Read the full article here.

Personal Essays by Gay Dads

Thoughts and Prayers Aren't Working:​ One Father's Plea for Gun Reform

One gay dad's plea to our leaders to enact sensible gun control

My articles on GaysWithKids aspire to be lighthearted, helpful and humorous. This one won't be any of those things. Because I'm feeling heavyhearted, helpless and sad. Last week I woke up to news of yet another mass shooting. This time at a family-friendly Garlic Festival in northern California. I don't know if it's because this one hit so close to home, or if it's because the headline included a picture of the innocent 6-year old who was among those killed, but I am overcome with emotion. But mostly I am angry. And I don't know what to do with my anger.

Then, just a few days later came two additional horrific mass shootings that stole the lives of at least 32 more innocent people, many of them children. And then there's the "everyday" gun violence that plagues American cities like Chicago, where guns injured another 46 people this past weekend alone… creating so much turmoil, a hospital had to briefly stop taking patients.

How does one verbalize the collective sadness felt around the world? One can't. And that's why I am asking everyone reading this article to commit to getting involved in some way, to help end this epidemic once and for all. Even though the solution is so obvious, we can't allow ourselves to become numb to mass shootings. Because becoming numb isn't going to save anyone.

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Gay Russian Dads Forced to Flee Moscow

Fearing the Russian government might take their adopted kids into custody because of their sexual orientation, Andrei Vaganov and Yevgeny Yerofeyev fled Moscow

A married couple in Russia, with two adopted children, were just forced the flee their home in Moscow for fear that the authorities would take their children away, according to German news site Deutsche Welle.

Trouble started last month after investigators in Russia opened a criminal inquiry into the proceedings that had allowed the gay couple, Andrei Vaganov and Yevgeny Yerofeyev, to legally adopt the two boys —adoption by LGBTQ people in Russia has typically not been recognized. The government became aware of the adoption proceedings after the gay couple brought their 12-year-old son to the hospital, who was complaining of a stomachache. The boy was fine, but after he mentioned offhand that he was adopted and lived with two fathers, the doctor called the police.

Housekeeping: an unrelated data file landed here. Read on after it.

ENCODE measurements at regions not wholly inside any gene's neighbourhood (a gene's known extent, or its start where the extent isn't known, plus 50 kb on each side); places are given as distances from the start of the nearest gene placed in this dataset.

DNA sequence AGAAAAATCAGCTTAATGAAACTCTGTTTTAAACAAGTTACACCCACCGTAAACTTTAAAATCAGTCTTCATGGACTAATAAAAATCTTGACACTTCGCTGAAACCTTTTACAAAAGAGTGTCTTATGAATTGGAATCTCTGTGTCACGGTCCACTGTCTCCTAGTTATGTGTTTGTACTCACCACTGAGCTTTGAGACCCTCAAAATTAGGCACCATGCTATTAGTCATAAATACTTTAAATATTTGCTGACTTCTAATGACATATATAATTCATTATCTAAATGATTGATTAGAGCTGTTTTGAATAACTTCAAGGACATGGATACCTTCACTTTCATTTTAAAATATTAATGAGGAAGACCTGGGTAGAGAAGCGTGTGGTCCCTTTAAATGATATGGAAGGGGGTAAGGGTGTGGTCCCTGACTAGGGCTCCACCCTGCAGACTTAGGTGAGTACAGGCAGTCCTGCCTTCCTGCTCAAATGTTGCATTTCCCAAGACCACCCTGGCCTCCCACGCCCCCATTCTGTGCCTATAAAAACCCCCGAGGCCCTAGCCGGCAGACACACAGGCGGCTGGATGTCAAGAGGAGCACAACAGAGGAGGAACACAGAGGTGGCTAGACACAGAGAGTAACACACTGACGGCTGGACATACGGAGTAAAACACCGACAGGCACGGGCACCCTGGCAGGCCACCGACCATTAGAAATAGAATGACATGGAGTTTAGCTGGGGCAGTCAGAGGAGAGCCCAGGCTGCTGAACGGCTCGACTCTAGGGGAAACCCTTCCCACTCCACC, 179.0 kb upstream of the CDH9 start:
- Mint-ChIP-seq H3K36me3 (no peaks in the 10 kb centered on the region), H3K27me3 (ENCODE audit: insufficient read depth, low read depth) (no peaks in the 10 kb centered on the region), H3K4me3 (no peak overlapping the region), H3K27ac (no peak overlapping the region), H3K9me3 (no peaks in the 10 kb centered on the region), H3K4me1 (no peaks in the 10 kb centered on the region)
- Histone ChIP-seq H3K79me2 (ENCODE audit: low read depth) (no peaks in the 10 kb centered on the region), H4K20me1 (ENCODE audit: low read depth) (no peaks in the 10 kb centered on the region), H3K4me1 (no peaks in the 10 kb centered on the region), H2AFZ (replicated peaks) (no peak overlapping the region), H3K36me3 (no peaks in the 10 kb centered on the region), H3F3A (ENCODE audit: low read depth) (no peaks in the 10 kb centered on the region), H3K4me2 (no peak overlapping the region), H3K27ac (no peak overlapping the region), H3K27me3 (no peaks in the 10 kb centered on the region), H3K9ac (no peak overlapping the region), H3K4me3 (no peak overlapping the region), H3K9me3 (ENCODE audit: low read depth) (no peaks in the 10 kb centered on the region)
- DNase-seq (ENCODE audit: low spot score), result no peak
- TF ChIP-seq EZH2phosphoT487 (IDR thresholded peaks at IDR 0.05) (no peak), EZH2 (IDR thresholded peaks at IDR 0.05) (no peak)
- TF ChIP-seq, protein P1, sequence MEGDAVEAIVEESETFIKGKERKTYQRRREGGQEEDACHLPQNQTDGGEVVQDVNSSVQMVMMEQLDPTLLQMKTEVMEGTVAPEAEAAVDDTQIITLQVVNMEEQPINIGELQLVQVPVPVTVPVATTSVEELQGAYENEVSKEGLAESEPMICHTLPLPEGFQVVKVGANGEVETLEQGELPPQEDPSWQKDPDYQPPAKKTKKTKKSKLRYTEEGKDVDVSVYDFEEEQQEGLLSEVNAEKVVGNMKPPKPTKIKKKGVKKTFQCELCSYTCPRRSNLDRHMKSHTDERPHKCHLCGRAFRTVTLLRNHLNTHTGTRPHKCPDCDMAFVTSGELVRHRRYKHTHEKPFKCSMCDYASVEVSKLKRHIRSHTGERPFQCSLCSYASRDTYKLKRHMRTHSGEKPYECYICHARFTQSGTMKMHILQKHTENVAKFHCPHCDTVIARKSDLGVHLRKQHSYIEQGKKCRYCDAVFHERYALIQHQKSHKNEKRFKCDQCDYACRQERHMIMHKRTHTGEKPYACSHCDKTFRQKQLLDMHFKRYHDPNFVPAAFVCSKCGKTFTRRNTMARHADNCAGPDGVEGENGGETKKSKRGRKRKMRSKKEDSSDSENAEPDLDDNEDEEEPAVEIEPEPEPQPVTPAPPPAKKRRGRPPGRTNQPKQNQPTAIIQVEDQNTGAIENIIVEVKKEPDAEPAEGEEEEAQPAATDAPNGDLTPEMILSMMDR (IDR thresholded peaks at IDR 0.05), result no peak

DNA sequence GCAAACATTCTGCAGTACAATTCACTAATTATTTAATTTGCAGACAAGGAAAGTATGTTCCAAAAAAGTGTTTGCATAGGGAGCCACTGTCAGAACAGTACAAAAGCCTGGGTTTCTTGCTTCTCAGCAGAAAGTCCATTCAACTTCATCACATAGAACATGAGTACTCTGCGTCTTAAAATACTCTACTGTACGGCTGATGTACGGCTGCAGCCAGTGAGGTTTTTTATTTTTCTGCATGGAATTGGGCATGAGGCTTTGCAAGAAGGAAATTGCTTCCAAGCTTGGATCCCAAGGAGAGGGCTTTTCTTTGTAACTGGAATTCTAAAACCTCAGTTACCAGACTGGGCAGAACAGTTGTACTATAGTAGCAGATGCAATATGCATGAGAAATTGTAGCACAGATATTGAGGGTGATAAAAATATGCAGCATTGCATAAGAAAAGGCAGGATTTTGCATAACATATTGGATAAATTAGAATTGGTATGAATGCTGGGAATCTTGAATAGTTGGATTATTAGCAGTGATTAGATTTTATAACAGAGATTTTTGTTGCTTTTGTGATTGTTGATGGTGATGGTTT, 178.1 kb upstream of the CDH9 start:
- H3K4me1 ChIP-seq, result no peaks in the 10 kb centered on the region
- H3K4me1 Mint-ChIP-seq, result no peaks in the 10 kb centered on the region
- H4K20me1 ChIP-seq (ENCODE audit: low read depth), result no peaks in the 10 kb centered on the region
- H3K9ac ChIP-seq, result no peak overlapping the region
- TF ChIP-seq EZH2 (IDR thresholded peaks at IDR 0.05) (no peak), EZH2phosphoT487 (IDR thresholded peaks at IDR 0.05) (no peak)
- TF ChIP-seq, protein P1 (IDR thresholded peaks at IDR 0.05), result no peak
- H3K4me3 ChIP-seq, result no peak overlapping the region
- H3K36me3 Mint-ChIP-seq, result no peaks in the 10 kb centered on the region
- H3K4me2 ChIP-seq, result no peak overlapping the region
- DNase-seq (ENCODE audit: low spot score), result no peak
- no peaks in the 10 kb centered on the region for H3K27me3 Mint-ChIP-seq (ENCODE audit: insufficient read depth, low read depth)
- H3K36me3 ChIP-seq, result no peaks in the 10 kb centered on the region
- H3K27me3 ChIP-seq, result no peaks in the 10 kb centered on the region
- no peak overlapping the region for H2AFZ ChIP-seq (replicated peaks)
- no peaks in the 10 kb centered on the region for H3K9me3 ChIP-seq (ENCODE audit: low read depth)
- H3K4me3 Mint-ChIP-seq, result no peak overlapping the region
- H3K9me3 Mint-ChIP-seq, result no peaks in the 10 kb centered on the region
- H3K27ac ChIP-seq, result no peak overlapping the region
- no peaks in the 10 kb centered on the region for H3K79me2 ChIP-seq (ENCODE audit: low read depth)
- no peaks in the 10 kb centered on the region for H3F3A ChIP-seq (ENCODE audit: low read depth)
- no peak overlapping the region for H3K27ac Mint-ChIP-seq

Andrei and Yevgeny granted an interview with Deutsche Welle after escaping Moscow, but on the advice of their lawyers have yet to disclose where they are currently located. Here is a quick recap of that conversation:

"In connection with the 'propaganda of non-traditional values,' the state representatives are accused of having neglected their duty of supervision," Andrei said, when asked to explain on what basis the Russian government might take his children into custody. "This means that lesbian couples could even have their biological children taken away because, through their lifestyle choices, they propagate "certain values."

Yevgeny also explained the events that led to the couple's harrowing escape "I was alone in Moscow at that time. A week after Andrei and the children had left the country, there was a knock on my door, but nobody called 'police, open up.' After half an hour the violent knocking stopped. My parents' home was searched. They were looking for the children and our Danish marriage certificate because we got married in Denmark in 2016. My friends then got me out of the country."

Read the full interview here.

Gay Dad Family Stories

This Couple is Using 'Wheel of Fortune' Winnings to Help Fund Their Adoption

Need to raise money for your adoption fund? Why not try your luck on Wheel of Fortune like these guys!

Doug and Nick Roberts connected three and a half years ago via a dating app, and on their first date, the two immediately felt a connection. Doug, a psychologist, and Nick, a neuroscientist, were married 18 months later. Today the couple live in the suburbs of Philadelphia, and they're ready to start their next exciting adventure together: fatherhood.

The husbands would like to have children, and Nick has always wanted to adopt. "We considered surrogacy, and may consider it in the future as we expand our family," said Doug, "but right now, it is cost-prohibitive. Adoption was easily the right choice for us as we begin to grow our family.

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Fatherhood, the gay way